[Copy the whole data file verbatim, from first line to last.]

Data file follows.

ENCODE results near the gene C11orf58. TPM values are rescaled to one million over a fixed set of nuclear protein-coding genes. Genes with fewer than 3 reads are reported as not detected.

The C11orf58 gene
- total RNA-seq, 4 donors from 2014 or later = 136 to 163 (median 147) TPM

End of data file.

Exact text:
ENCODE results near the gene C11orf58. TPM values are rescaled to one million over a fixed set of nuclear protein-coding genes. Genes with fewer than 3 reads are reported as not detected.

The C11orf58 gene
- total RNA-seq, 4 donors from 2014 or later = 136 to 163 (median 147) TPM